Uriel Orlow’s Geraniums are never red explores a specific instance of human-forced migration of plants, through an ongoing collection of images of pelargoniums planted in public gardens around Europe. The work is presented here as billboard-sized images of Swiss and Californian coastal scenes featuring what are commonly called geraniums, and a rack of free picture postcards with scenes from around the world – including Southend-on-Sea’s seafront – all of which feature the classic scarlet variety.
Pelargoniums, which were first brought back to Europe from South Africa in the 17th century by the Dutch East India Company, have long been misidentified as geraniums, but are in fact a separate species. These misidentified ‘African geraniums’ stand for the way plants become ‘naturalised’, their true origins and journeys across time and space have been nullified by more powerful cultural and commercial identifications, and sentimental claims to tradition and ownership.
Other works involve active use of plants, such as Anna Lukala’s shed-cum-workshop installation, in which she produces dyes from plants and minerals foraged and found around Southend. A plethora of source materials and notes, pigment samples and grinding surfaces, are evidence of deep and ongoing research. This intriguing studio laboratory occupies a corner of the gallery, where it gives off an alchemical energy, as though the artist has just stepped out to fetch more supplies to advance a thrilling discovery.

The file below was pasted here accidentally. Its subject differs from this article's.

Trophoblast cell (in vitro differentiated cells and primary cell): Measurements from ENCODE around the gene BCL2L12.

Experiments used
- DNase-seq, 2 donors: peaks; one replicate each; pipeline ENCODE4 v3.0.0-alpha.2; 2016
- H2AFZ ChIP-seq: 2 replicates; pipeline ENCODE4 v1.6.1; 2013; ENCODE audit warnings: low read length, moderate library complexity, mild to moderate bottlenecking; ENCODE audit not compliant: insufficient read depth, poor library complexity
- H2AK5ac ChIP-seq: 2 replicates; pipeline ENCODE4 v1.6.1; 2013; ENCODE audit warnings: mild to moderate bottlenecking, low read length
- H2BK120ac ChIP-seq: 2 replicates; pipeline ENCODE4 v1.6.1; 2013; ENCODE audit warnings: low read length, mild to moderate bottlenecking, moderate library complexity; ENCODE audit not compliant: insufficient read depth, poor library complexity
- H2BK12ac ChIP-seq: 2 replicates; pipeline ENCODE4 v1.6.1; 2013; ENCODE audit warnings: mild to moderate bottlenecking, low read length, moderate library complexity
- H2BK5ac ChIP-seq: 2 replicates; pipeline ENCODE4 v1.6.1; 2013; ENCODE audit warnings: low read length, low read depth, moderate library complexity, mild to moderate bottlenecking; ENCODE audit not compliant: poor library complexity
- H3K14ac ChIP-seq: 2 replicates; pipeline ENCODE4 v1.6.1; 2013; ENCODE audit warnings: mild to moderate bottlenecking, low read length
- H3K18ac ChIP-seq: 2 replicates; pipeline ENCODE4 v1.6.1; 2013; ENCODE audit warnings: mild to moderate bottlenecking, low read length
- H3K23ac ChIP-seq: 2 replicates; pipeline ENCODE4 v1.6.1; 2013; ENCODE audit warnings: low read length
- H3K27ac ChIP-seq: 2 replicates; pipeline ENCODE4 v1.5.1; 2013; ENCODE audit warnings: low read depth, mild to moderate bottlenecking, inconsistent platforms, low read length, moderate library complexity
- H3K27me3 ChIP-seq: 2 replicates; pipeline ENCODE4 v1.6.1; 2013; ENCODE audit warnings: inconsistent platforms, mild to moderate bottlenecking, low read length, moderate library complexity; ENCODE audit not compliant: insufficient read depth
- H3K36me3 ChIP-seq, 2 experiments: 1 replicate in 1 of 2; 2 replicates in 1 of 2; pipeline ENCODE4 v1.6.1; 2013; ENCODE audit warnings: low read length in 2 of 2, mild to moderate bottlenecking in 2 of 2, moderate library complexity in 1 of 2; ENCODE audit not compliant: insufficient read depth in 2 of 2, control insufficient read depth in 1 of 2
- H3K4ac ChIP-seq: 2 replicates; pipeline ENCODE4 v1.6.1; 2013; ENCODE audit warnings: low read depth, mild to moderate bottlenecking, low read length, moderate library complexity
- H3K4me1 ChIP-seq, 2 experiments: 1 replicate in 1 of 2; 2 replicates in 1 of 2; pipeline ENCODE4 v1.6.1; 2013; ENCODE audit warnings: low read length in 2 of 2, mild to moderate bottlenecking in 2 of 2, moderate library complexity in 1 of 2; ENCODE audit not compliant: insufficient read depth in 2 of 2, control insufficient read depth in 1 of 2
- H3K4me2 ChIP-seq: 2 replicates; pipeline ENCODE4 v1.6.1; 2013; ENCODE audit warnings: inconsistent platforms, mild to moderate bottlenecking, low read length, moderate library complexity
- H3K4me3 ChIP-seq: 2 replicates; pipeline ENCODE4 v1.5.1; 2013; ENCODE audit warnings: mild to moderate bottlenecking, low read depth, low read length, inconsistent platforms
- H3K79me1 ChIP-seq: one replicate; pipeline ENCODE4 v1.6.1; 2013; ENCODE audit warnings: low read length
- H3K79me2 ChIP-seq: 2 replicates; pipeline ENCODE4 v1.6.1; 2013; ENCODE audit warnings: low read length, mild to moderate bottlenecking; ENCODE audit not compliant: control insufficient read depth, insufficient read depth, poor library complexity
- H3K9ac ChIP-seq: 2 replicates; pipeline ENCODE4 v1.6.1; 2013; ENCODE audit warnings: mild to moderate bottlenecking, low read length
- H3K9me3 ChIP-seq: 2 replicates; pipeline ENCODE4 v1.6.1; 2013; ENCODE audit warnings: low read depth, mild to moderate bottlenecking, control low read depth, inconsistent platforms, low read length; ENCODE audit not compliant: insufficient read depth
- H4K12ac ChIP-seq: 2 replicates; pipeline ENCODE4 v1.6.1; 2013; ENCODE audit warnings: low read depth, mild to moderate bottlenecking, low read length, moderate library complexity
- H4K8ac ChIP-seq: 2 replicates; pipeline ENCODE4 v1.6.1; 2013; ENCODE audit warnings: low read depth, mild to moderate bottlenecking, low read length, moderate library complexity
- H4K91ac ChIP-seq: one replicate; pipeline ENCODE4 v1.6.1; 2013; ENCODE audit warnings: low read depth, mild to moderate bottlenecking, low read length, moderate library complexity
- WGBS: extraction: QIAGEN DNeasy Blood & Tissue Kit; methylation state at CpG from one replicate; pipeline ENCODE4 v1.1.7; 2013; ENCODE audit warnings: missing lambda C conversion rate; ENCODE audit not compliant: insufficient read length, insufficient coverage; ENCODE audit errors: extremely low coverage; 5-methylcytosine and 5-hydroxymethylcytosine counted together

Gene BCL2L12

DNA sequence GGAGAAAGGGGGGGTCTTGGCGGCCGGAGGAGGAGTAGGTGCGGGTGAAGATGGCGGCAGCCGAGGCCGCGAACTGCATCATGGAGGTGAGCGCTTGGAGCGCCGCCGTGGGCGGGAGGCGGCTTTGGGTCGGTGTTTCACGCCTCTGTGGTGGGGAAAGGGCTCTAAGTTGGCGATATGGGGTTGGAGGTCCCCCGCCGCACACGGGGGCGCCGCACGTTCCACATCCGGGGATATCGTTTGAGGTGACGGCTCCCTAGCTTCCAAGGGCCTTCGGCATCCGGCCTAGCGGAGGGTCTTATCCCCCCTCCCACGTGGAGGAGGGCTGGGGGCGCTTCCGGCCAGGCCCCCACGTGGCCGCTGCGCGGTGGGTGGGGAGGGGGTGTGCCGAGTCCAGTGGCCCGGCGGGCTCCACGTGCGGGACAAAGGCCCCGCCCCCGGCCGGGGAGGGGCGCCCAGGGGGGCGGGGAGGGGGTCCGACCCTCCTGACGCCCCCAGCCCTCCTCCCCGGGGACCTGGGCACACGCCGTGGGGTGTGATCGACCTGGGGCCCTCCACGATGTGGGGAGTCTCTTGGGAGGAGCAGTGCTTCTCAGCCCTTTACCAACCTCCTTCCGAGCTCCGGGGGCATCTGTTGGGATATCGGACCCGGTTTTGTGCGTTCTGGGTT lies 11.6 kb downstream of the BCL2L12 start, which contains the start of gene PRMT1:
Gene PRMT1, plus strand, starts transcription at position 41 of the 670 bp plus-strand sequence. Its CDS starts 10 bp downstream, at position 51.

The politics of local growth is at the heart of Shaun C. Badham’s installation PLOT: The Peoples’ Landscapes, part of an ongoing project around the history of the Essex Plotlands, areas composed of parcels of land that were sold – often to East Londoners – for family-built settlements from the late 19th century to WWII. Noting similarities between the plotlands and present-day allotments, the work comprises five hand-drawn maps of allotment sites in the Southend area annotated with the initials of current occupants and the year they arrived and presented in cold frames, filled with soil from each location.
Badham garners new information for the maps through conversations with allotmenteers, a lengthy process that develops piecemeal, following its own temporality like the phases of gardening. At the end of the exhibition each cold frame will be given to the relevant allotment to serve for cultivation and over time the maps will be filled in with missing information. As gardeners continue to form new relationships with each other and share seedlings, and as knowledge about the particulars of land usage grows, the project also provides detailed evidence for the case against a constant threat to its very existence: acquisitive property developers operating in the faraway tip of the iceberg.
Ellen Mara De Wachter is a writer and yoga teacher based in London. From 2013-2015 she was the Contemporary Art Society’s Curator of Public Collection Development.
Focal Point Gallery, The Forum, Elmer Square, Southend-on-Sea SS1 1NB. Open Wednesday to Saturday, 11.00–17.00, Sunday, 11.00–16.00. Exhibition continues until 9 January 2022. www.fpg.org.uk